Friday, February 29, 2008

Scouts get a good soaking

Later, one of the appliances was driven outside to the yard and several hose pipes were unreeled to give the Scouts an opportunity to squirt some water. Their challenge was to squirt water to move a traffic cone about 10 metres with the water from the hose alone. We used the smaller of the hoses to begin with before moving onto the larger hoses which required adults to help the boys hold the hose steady, such was the power of the water running through them. It was a chilly evening, so we tried to discourage the boys from getting too wet, with the promise of taking them back during the Summer to squirt more water on a warmer day.

Fire & Rescue appliances

Scouts from 3rd Billericay Orion Troop visited Billericay Fire Station as part of the Community Challenge award. They gained an insight into the organisation of the Fire and Rescue service, how the various stations supported each other and how they also serve Stansted Airport in the event of an emergency. The Scouts were shown around the two appliances that are stationed at the un-manned Fire Station.

Forest Schools

This is a programme to encourage schools to take their children outdoors, no matter what the weather. The presentation today talked about how children in Foundation benefited from outdoor experiences, looking at fallen leaves, acorns, jumping over logs, following a 'night-line', firelighting and generally getting very muddy.

There are often so few opportunities to get outside in the curriculum, that this initiative was about developing the curriculum around outdoor adventure at a very early age. I thought it gave children the experiences they wouldn't ordinarily receive at home, and for the older children, especially, give them real-life experience for writing reports, developing oral literacy too.

The main issues for enabling this to happen will be identifying a local woodland that can be used and how to transport the pupils to the site. The school who presented this session used parents to drive the pupils to the woodland which isn't necessarily possible for all schools. A colleague suggested borrowing a minibus from the local secondary school as an alternative solution.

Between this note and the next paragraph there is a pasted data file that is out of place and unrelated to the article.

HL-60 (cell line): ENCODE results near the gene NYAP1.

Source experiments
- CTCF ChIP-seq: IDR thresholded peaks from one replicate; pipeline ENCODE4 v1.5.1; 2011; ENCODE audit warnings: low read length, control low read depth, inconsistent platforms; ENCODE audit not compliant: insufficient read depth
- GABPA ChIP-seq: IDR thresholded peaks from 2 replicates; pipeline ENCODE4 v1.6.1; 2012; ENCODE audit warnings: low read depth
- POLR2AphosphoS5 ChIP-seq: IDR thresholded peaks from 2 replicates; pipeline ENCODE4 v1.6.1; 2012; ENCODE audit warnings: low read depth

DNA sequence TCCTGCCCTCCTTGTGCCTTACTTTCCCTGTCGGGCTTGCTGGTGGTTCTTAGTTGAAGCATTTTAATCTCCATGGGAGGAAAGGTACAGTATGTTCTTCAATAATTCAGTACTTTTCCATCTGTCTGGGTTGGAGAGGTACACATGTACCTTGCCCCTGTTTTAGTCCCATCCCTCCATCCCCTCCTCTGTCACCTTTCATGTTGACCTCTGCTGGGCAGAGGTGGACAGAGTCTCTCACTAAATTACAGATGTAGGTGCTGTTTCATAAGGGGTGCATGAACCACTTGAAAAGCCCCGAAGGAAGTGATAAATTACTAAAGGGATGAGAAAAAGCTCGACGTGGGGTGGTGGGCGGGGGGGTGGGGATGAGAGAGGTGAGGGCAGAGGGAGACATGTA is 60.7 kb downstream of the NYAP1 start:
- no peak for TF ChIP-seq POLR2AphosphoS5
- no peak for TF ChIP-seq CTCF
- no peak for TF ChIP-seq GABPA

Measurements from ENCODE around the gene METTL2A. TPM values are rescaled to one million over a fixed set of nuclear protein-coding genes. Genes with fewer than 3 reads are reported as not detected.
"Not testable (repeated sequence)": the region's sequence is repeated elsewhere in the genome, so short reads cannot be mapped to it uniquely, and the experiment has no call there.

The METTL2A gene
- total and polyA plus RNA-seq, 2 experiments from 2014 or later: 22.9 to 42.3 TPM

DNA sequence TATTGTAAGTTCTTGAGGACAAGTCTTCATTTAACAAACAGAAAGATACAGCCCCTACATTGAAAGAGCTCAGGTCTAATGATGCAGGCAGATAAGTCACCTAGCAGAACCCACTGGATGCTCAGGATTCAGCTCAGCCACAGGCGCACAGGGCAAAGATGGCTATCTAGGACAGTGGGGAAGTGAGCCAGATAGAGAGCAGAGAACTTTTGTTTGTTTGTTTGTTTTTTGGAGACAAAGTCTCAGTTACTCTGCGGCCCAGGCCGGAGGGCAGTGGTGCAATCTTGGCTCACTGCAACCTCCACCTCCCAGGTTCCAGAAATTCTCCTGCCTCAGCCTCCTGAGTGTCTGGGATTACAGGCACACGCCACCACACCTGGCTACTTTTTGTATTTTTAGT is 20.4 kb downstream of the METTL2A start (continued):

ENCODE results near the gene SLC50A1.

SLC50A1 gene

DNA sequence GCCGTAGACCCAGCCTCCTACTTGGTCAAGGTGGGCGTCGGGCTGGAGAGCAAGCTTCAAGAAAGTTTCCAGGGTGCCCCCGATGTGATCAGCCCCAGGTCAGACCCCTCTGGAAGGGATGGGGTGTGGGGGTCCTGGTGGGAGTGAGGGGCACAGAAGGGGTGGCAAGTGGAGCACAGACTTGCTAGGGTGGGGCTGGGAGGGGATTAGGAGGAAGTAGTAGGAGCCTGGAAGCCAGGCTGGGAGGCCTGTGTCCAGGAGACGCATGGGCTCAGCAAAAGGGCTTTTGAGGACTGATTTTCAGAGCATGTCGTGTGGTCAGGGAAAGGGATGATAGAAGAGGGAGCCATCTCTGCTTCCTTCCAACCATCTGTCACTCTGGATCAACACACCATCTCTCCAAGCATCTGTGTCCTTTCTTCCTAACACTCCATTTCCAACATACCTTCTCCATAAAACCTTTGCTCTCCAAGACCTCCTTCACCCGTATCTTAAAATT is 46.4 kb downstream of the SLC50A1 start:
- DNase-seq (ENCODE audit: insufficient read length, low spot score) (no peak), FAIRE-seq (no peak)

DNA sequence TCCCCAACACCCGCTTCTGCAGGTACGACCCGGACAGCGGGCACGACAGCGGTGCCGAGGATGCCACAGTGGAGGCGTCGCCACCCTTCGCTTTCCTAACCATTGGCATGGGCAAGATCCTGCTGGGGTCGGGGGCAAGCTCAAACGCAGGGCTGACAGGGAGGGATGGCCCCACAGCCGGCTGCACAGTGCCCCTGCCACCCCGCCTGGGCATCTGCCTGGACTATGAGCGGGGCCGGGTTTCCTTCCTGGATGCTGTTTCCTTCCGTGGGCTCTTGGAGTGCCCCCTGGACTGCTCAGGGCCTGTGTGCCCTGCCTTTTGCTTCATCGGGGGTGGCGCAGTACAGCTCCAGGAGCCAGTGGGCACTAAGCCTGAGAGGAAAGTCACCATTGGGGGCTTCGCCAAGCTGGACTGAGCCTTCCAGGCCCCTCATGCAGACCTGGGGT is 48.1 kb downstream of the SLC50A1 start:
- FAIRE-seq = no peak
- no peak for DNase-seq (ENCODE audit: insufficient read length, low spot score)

Escape to Castle Condor

To be honest, I found this presentation more difficult to follow, perhaps because I wasn't clear about the connection between the activity and it's influence on children's mathematical awareness. The programme was designed to support pupils with common errors that they made in the SATs mathematics test.

The stimulus of this work was the Castle Condor set of resources, which has been developed by the Essex SAIS Team. Pupils wrote playscripts and made storyboards for their stories and then performed them using a Digiblue camera to record the footage. I enjoyed hearing how the detective work was wide-ranging, from deciphering clues to taking finger prints.

Was the connection between this activity and mathematics about developing children's awareness of problem solving and investigative skills? If you read this and know more than me, please do comment below as I'd love to be enlightened!

Podcasting at Greenstead Junior School

Greenstead Junior School have been podcasting using an iPod Video device with a plug in microphone. The microphone makes use of the iPod's Dock connector and therefore makes recording children's voices and sounds very easy.

The teachers reported that pupils weren't at all familiar with hearing their own voices played back and quickly developed their ability to speak more concisely without the teacher giving input. Pupils also improved the quality of what was spoken after several practices and wanting their recording to be absolutely perfect without coughs, sneezes and whatever else!

A portable speaker system was also purchased to facilitate the playback of the iPod recordings.

It was suggested the whole kit cost around £200.

There were lots of opportunity to share the recordings with a wider audience using the Podcast function of sending it to iTunes and having the podcast feed available from there.

I really like the idea of using a portable device to record the sound rather than record straight into the computer. Portability is really important, especially when you consider learning taking place everywhere, including outdoors. I'd also like to find devices which are a bit cheaper than the iPod's and as in any school, accessibility to these devices is crucial for success if pupils make decisions about their usage rather than planned in the curriculum by the teacher.

Tuesday, February 26, 2008

Cha Cha Slide some more

It's not just the kids who have been learning a thing or two about how to dance. I've had a tremendously positive experience teaching it - an area of the curriculum I've not felt particularly confident leading before.

So why the shift? There could be a number of reasons,

1. I'm more prepared to take risks than ever before. Who says that when you teach you have to be right all of the time?

2. I didn't assume a leading role, instead sharing the lead with pupils who wanted to model some dance routines. I facilitated the session rather than controlled.

3. Having the benefit of watching model dance lessons and assimilating this understanding into a style or approach that sits comfortably with me and the children.

4. I used familiar songs:

- Macarena (Los Del Rio)
- Cha Cha Slide (Casper)
- Reach (for the stars) (S Club 7)
- Saturday Night (Whigfield)
- Candyman (Christina Aguilera)

Here are two groups of girls in my class who are performing their dance to the rest of the class.